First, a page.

Take {t}_{1}^{n}=\frac{2}{3}, it is easy to see that {t}_{1}\in (1,0.85) for n\ge 5. Furthermore, we have {P}_{n}({t}_{1})<0. Note that {P}_{n}(1)=3, there exists \beta \in (1,{t}_{1}) such that {P}_{n}(\beta )=0. Because \lambda =\varphi (t)=\frac{{t}^{2n}2{t}^{n+1}+2t1}{t1} is monotone decreasing from \varphi (1)=2 to \varphi (0)=1 on (1,0), it follows that {\lambda}_{\beta}>{\lambda}_{{t}_{1}}. Hence
We get (8).
If \lambda \in (1,{\lambda}_{\alpha}). By (5) and (7), we know {q}_{1}^{\ast}>0. By the same discussion as used in the case n=3, we can deduce that {A}_{\lambda}({q}_{2}) is completely invariant for \lambda \in (1,{\lambda}_{\alpha}). This implies that J({T}_{n\lambda})=\partial {A}_{\lambda}({q}_{2}) and thus J({T}_{n\lambda}) contains no buried point.
If \lambda \in [{\lambda}_{\alpha},{\lambda}_{\beta}], it is easy to see that F({T}_{n\lambda}) contains at most another kperiodic cycle except for {A}_{\lambda}(1) and {A}_{\lambda}(\mathrm{\infty}). By (3) and (4), we can deduce that k\ge 2 since {q}_{2} is a repelling fixed point by Lemma 4 (in fact, the periodic Fatou components lie on both sides of {q}_{2}). Then {T}_{n\lambda}^{2} cannot contain a completely invariant Fatou component. This shows that J({T}_{n\lambda}) contains buried points.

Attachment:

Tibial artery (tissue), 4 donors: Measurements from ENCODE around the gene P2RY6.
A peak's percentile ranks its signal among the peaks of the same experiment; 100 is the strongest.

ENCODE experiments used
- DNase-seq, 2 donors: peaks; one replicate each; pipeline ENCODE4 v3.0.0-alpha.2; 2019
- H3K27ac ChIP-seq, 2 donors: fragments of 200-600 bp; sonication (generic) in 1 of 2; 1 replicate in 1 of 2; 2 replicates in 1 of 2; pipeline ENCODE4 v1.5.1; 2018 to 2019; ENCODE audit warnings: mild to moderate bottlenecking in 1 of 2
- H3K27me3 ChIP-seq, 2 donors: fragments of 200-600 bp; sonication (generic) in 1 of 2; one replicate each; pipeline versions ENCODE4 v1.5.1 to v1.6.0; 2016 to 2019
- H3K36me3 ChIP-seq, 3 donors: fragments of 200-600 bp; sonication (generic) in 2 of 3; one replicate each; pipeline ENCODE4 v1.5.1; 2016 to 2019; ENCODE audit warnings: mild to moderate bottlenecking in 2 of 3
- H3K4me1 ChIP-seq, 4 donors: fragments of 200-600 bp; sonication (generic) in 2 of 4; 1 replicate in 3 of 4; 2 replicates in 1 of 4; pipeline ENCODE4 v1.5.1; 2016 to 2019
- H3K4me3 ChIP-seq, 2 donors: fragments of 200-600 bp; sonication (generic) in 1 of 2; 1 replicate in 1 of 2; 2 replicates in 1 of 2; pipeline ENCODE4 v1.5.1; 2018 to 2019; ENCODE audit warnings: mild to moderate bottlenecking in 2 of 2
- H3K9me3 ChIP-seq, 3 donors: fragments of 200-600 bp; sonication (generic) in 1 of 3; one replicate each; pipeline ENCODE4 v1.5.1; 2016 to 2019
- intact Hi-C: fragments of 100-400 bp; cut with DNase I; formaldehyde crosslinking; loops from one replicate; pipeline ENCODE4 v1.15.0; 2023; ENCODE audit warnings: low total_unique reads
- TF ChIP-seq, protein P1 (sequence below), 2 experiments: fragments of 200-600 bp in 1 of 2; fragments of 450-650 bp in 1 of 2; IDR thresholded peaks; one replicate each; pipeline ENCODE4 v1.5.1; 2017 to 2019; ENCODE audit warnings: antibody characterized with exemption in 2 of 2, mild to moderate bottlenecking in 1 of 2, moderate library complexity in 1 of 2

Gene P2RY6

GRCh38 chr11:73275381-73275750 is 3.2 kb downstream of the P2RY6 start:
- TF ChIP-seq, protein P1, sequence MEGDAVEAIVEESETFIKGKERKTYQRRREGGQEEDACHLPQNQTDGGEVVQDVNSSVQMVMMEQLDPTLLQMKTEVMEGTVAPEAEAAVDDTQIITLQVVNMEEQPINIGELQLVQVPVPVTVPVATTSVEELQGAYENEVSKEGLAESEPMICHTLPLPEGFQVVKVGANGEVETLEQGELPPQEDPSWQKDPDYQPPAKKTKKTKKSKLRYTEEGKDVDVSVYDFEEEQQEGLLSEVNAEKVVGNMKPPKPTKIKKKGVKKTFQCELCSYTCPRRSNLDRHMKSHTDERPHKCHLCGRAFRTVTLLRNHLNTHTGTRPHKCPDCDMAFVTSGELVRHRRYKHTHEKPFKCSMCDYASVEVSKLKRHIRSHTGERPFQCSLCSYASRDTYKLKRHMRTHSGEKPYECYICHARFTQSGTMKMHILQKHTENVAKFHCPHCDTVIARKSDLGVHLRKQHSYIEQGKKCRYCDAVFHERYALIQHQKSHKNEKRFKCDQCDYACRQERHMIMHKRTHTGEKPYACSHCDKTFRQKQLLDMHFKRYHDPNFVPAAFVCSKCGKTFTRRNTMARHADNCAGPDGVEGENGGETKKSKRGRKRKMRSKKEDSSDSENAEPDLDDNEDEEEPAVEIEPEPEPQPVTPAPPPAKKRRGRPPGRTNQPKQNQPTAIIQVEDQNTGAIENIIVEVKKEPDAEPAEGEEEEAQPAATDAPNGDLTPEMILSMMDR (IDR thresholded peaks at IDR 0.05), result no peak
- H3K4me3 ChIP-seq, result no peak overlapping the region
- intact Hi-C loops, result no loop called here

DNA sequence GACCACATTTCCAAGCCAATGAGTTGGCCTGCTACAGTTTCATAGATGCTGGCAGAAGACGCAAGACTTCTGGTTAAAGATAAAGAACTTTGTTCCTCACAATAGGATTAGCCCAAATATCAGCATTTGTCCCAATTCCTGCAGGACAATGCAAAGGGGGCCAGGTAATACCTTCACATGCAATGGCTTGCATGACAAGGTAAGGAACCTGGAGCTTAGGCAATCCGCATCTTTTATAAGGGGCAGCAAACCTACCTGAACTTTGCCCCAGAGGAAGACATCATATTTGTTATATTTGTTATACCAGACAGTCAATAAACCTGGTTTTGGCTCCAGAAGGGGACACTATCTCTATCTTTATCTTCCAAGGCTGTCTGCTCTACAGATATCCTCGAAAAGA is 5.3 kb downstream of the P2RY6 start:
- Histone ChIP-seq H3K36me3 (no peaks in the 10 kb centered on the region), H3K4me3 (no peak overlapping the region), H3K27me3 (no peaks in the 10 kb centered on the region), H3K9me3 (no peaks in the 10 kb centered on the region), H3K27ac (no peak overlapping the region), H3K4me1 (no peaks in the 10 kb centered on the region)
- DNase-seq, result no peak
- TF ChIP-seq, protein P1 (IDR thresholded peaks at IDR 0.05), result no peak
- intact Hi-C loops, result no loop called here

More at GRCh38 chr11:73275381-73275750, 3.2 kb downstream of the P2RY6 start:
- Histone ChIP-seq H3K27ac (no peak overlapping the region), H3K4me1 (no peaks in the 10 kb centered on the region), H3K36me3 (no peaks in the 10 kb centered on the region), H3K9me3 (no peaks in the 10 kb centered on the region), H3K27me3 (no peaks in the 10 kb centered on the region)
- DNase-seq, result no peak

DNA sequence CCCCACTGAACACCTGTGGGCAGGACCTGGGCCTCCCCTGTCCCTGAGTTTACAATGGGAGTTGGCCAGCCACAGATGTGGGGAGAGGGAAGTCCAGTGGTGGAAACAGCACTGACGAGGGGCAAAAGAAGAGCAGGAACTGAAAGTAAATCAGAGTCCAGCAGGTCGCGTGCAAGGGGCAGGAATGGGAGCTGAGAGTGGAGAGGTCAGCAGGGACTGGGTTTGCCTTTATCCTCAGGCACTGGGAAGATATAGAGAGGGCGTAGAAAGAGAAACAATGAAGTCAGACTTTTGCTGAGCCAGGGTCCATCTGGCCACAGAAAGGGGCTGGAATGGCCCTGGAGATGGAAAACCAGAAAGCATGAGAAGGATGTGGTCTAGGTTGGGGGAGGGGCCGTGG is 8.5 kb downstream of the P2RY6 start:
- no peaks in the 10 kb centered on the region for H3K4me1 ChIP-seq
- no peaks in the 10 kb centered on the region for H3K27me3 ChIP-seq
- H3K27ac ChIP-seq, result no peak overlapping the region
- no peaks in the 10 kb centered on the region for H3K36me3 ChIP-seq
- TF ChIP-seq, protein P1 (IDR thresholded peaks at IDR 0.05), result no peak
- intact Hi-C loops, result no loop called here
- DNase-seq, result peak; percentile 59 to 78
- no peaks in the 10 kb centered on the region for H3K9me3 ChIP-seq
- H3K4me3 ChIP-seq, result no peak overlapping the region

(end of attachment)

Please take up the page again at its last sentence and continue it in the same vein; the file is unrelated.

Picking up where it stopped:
If \lambda \in ({\lambda}_{\beta},2). By (5), {q}_{1}^{\ast}<0. By (3), {T}_{n\lambda}(0)\in {A}_{\lambda}(\mathrm{\infty}). It shows that {A}_{\lambda}({q}_{2}) is not completely invariant since it contains only one critical point z=1\lambda and deg({T}_{n\lambda}^{k}{}_{{A}_{\lambda}({q}_{2})})=2, and thus J({T}_{n\lambda}) contains buried points. It completes the proof of Theorem 1.
4 Proof of Theorem 2
Note that the postcritical set P({T}_{n\lambda})\subset \overline{\mathbb{R}}=\mathbb{R}\cup \{\mathrm{\infty}\}. By [17], the Julia set J({T}_{n\lambda}) is connected for \lambda \in (1,2). By (3) and (4), we can prove that
In fact, let Γ be the circle centered at 1\frac{1}{2}\lambda with radius \frac{1}{2}\lambda. Then Γ passes through critical points 1, 1\lambda and \pm i\sqrt{\lambda 1}, and {T}_{n\lambda}(\mathrm{\Gamma})=[{(1\lambda )}^{n},1]\subset \overline{Int(\mathrm{\Gamma})}. We conclude that {A}_{\lambda}(\mathrm{\infty})\cap \overline{Int(\mathrm{\Gamma})}=\mathrm{\varnothing} and \partial {A}_{\lambda}(\mathrm{\infty})\cap [1\lambda ,1]=\mathrm{\varnothing}. For x\in ({q}_{1},1\lambda ), there exists a positive integer k such that {T}_{n\lambda}^{k}(x)\in (1\lambda ,{(1\lambda )}^{n}]. This implies x\notin \partial {A}_{\lambda}(\mathrm{\infty}). Hence \partial {A}_{\lambda}(\mathrm{\infty})\cap \overline{\mathbb{R}}=\{{q}_{1},{q}_{3}\}.
Let {\mathrm{\Omega}}_{0} be the component of \mathbb{C}\setminus {T}_{n\lambda}^{1}([\mathrm{\infty},0]) containing 1. Then 1\frac{1}{2}\lambda \in \partial {\mathrm{\Omega}}_{0} and {A}_{\lambda}(1)\subset {\mathrm{\Omega}}_{0}. Therefore \overline{{A}_{\lambda}(1)}\cap [{q}_{1},{q}_{1}^{\ast}]=\mathrm{\varnothing} and \partial {A}_{\lambda}(1)\cap \overline{\mathbb{R}}=\{{q}_{3}^{\ast},{q}_{3}\}.